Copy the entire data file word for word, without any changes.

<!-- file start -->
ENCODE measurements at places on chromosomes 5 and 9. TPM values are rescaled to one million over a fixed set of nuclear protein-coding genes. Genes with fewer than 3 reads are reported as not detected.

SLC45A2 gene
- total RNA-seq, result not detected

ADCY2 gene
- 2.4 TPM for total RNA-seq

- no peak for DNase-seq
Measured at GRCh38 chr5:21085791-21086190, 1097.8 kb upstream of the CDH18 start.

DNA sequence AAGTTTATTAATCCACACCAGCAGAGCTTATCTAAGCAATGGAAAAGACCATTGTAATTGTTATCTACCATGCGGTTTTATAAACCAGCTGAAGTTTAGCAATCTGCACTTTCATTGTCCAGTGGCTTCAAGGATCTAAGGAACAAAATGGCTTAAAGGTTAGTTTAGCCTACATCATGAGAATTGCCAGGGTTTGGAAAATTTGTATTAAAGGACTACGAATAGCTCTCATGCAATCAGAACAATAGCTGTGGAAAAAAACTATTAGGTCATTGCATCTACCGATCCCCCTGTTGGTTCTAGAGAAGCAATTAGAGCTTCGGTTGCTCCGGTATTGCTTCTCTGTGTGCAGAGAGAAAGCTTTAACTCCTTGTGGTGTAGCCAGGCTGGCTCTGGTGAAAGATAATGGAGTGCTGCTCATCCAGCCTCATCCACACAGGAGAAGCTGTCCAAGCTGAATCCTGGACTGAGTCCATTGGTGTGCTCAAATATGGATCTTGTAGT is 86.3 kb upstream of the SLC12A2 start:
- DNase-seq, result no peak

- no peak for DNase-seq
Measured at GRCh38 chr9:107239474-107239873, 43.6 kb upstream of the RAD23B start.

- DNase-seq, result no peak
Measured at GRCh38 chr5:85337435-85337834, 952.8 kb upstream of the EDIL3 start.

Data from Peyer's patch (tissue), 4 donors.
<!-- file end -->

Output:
ENCODE measurements at places on chromosomes 5 and 9. TPM values are rescaled to one million over a fixed set of nuclear protein-coding genes. Genes with fewer than 3 reads are reported as not detected.

SLC45A2 gene
- total RNA-seq, result not detected

ADCY2 gene
- 2.4 TPM for total RNA-seq

- no peak for DNase-seq
Measured at GRCh38 chr5:21085791-21086190, 1097.8 kb upstream of the CDH18 start.

DNA sequence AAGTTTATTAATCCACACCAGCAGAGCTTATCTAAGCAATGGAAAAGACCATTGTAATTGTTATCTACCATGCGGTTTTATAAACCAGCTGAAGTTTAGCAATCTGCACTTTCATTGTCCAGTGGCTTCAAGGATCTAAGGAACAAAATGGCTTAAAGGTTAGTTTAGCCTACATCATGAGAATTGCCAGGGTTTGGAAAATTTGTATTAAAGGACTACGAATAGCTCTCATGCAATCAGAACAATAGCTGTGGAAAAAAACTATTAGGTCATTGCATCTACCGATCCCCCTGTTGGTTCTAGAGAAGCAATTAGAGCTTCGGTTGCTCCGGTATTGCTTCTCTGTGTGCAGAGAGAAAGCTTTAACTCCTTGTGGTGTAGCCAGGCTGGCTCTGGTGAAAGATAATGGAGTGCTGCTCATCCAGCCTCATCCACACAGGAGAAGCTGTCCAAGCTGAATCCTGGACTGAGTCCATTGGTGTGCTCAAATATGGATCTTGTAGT is 86.3 kb upstream of the SLC12A2 start:
- DNase-seq, result no peak

- no peak for DNase-seq
Measured at GRCh38 chr9:107239474-107239873, 43.6 kb upstream of the RAD23B start.

- DNase-seq, result no peak
Measured at GRCh38 chr5:85337435-85337834, 952.8 kb upstream of the EDIL3 start.

Data from Peyer's patch (tissue), 4 donors.